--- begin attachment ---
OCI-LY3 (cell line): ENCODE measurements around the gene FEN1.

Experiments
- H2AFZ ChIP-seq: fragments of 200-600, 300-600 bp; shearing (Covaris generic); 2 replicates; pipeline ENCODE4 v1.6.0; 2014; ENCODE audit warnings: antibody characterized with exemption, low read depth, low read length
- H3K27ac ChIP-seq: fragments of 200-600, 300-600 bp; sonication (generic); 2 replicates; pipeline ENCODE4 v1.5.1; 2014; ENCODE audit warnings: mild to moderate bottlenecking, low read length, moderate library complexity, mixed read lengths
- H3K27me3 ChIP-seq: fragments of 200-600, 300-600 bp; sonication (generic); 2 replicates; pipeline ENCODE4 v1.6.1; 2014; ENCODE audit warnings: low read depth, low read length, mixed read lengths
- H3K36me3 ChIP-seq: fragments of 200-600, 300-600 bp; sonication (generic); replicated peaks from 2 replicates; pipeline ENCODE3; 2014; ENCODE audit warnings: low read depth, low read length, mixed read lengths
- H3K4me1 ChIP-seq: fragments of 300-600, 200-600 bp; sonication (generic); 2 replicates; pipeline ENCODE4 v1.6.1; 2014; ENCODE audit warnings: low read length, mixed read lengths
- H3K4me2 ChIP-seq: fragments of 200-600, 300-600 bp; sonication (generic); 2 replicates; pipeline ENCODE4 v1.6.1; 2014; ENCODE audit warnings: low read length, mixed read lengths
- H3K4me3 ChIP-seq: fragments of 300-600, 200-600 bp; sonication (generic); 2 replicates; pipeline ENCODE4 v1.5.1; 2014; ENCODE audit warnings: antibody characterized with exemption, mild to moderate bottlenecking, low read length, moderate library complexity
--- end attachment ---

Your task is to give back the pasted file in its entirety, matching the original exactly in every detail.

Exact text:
OCI-LY3 (cell line): ENCODE measurements around the gene FEN1.

Experiments
- H2AFZ ChIP-seq: fragments of 200-600, 300-600 bp; shearing (Covaris generic); 2 replicates; pipeline ENCODE4 v1.6.0; 2014; ENCODE audit warnings: antibody characterized with exemption, low read depth, low read length
- H3K27ac ChIP-seq: fragments of 200-600, 300-600 bp; sonication (generic); 2 replicates; pipeline ENCODE4 v1.5.1; 2014; ENCODE audit warnings: mild to moderate bottlenecking, low read length, moderate library complexity, mixed read lengths
- H3K27me3 ChIP-seq: fragments of 200-600, 300-600 bp; sonication (generic); 2 replicates; pipeline ENCODE4 v1.6.1; 2014; ENCODE audit warnings: low read depth, low read length, mixed read lengths
- H3K36me3 ChIP-seq: fragments of 200-600, 300-600 bp; sonication (generic); replicated peaks from 2 replicates; pipeline ENCODE3; 2014; ENCODE audit warnings: low read depth, low read length, mixed read lengths
- H3K4me1 ChIP-seq: fragments of 300-600, 200-600 bp; sonication (generic); 2 replicates; pipeline ENCODE4 v1.6.1; 2014; ENCODE audit warnings: low read length, mixed read lengths
- H3K4me2 ChIP-seq: fragments of 200-600, 300-600 bp; sonication (generic); 2 replicates; pipeline ENCODE4 v1.6.1; 2014; ENCODE audit warnings: low read length, mixed read lengths
- H3K4me3 ChIP-seq: fragments of 300-600, 200-600 bp; sonication (generic); 2 replicates; pipeline ENCODE4 v1.5.1; 2014; ENCODE audit warnings: antibody characterized with exemption, mild to moderate bottlenecking, low read length, moderate library complexity